Foot & Diet in Medieval Islam
Medieval Islamic culinary culture mirrored the territorial expansion of the Islamic empire. Before AH 132/ 750 CE, the diet of the peoples of the Arabian Peninsula generally consisted of local, simply prepared foods. Pastoral staples such as dates, milk and dairy products, and some meats (particularly mutton, but also camel, goat, rabbit) predominated, along with grains and vegetables cultivated by the sedentary Populations in the southern part of the Peninsula.
After 132/750, the sociopolitical uniﬁcation of a vast geographical territory led to the dissemination of crops across the Islamic lands whose consumption had formerly been conﬁned to limited areas. Rice and sugar cane, originally cultivated in India, are two examples of a variety of food crops that moved westward across the empire as far as the western Mediterranean. With the expansion of the Islamic empire after the mid-eighth century, a variety of regional cooking traditions were absorbed, notably that of the pre-Islamic Sasanian empire of Persia. The combination of traditional Arab dishes with the reﬁned Persian culinary tradition and many other regional cooking practices characterized the ‘‘high’’ cuisine of courts and urban centers. This cuisine is reﬂected in surviving works of medieval Islamic culinary literature: cookbooks, treatises on dietetics, agriculture, handbooks of etiquette, and other literary works that celebrated food as one of life’s pleasures.
Food was prepared both in private households and in public markets. Rulers and other wealthy elites enjoyed specialized kitchens furnished with ovens, ﬁreplaces, a variety of cooking implements, and a dedicated kitchen staff, whereas others made do with simple areas for food preparation in the home, supplemented by the services of public ovens and the offerings of public food markets.
The main grains consumed were wheat, barley, and rice, as well as chickpeas, lentils, and mungo beans. Wheat was a major commodity, and bread was a staple throughout the Islamic lands, though the wealthy enjoyed loaves made from ﬁne wheat ﬂour while the poor made do with loaves made from coarser ﬂours. Mutton and lamb were the most favored types of meat, but goat, fowl, ﬁsh, and a variety of game animals were also eaten. The great variety of fruits, nuts, vegetables, and herbs available to consumers is reﬂected in cookbooks and in agricultural treatises, particularly those of the Islamic Iberian Peninsula.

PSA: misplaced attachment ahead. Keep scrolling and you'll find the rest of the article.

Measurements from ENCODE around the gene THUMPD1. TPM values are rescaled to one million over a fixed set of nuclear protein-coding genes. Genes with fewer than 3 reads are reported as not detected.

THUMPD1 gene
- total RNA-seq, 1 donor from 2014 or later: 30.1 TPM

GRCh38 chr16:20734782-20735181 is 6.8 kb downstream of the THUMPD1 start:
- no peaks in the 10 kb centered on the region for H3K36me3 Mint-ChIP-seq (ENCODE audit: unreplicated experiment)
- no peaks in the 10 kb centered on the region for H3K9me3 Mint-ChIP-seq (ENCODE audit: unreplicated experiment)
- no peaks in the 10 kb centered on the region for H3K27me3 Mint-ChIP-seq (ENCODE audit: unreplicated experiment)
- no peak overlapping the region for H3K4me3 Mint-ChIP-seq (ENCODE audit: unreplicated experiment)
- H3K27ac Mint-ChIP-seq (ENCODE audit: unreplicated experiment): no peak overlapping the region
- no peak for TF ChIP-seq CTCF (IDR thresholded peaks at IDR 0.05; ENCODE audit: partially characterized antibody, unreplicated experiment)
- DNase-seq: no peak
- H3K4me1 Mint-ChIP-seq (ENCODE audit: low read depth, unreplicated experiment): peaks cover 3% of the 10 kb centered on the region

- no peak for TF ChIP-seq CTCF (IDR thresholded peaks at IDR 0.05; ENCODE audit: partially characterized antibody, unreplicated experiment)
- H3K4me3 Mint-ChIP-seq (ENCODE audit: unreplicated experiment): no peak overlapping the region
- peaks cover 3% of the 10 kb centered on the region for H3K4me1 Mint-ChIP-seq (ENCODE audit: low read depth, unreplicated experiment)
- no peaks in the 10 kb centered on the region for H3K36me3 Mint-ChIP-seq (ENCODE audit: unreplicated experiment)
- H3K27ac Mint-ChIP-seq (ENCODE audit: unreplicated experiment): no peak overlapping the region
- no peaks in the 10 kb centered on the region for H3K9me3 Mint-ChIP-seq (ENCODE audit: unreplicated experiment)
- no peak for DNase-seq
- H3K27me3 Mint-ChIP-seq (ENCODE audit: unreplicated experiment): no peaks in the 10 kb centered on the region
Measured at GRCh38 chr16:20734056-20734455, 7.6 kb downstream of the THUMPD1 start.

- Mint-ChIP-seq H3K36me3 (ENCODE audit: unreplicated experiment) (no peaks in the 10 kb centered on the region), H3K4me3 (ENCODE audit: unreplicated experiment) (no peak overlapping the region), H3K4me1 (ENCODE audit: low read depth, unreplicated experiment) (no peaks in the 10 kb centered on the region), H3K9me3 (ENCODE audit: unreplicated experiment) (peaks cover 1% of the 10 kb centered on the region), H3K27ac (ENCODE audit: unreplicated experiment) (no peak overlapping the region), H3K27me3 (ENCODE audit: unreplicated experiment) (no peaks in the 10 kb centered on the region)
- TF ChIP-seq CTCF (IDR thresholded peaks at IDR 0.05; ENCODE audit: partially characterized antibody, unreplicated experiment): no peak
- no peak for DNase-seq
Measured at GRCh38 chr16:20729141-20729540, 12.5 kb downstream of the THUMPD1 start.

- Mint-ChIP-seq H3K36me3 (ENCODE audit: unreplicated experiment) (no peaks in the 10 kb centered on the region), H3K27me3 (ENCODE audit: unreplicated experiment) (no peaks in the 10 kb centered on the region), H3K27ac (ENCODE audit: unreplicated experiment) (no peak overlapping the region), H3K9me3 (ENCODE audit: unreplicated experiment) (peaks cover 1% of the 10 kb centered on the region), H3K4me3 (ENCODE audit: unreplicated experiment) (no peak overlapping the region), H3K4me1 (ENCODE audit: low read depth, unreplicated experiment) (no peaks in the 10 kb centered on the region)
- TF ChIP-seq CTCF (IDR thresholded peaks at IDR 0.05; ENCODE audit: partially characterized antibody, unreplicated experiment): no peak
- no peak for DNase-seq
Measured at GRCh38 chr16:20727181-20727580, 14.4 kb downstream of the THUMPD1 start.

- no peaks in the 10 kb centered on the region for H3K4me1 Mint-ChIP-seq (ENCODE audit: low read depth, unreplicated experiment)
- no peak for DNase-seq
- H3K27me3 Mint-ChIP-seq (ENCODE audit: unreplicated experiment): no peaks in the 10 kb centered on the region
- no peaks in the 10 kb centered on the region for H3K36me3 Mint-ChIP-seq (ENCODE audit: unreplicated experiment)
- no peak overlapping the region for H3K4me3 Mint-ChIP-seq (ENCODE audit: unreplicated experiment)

Food served as a luxury product for the wealthy, and status was displayed at feasts. Culinary manuals created by and for the wealthy reﬂect a concern thatfood appeal to all the senses. Dishes were served with a variety of condiments and were often decorated with other foodstuffs arranged in decorative patterns or chosen to lend color to the dish. Saffron was especially favored for the golden color(and the implication of wealth) that it provided ﬁnished dishes. In addition to their appearance, medieval Islamic cooksand diners were also attuned to the fragrance of dishes. Finished dishes and drinks were often perfumed with fragrant substances like rosewater, or for the very wealthy, musk and camphor, which were also believed to function medicinally. Drinks were generally consumed after meals, and were made from a variety of fruits. A tenth-century ‘Abbasid text mentions wine made from grapes, raisins, honey, and dates, while an Andalusi agricultural calendar of the same period refers to the juices of green grapes, blackberries, and pomegranates. The consumption of intoxicating beverages was generally frowned upon for religious reasons.
Despite injunctions against it, however, members of all social classes throughout the Islamic lands consumed wine. Toleration of the consumption of intoxicating substances varied according to speciﬁc segments of the population, as well as with time and place, and jurists devoted a great deal of attention to the subject.
Food was popularly believed to affect the human body and temperament, and opinions on the relationship between substances consumed and the one who consumed them circulated in popular culture, as well as in scientiﬁc literature. For example, eating the heart or liver of a sheep was popularly believed to strengthen one’s heart and liver, whereas consuming the sheep’s brain was believed to lead to the mental weakness associated with the animal. Dietetics was considered a branch of medicine, and medical treatises approached food from a scientiﬁc standpoint, detailing the positive and negative effects of speciﬁc food son the physical, mental, and spiritual health of the consumer.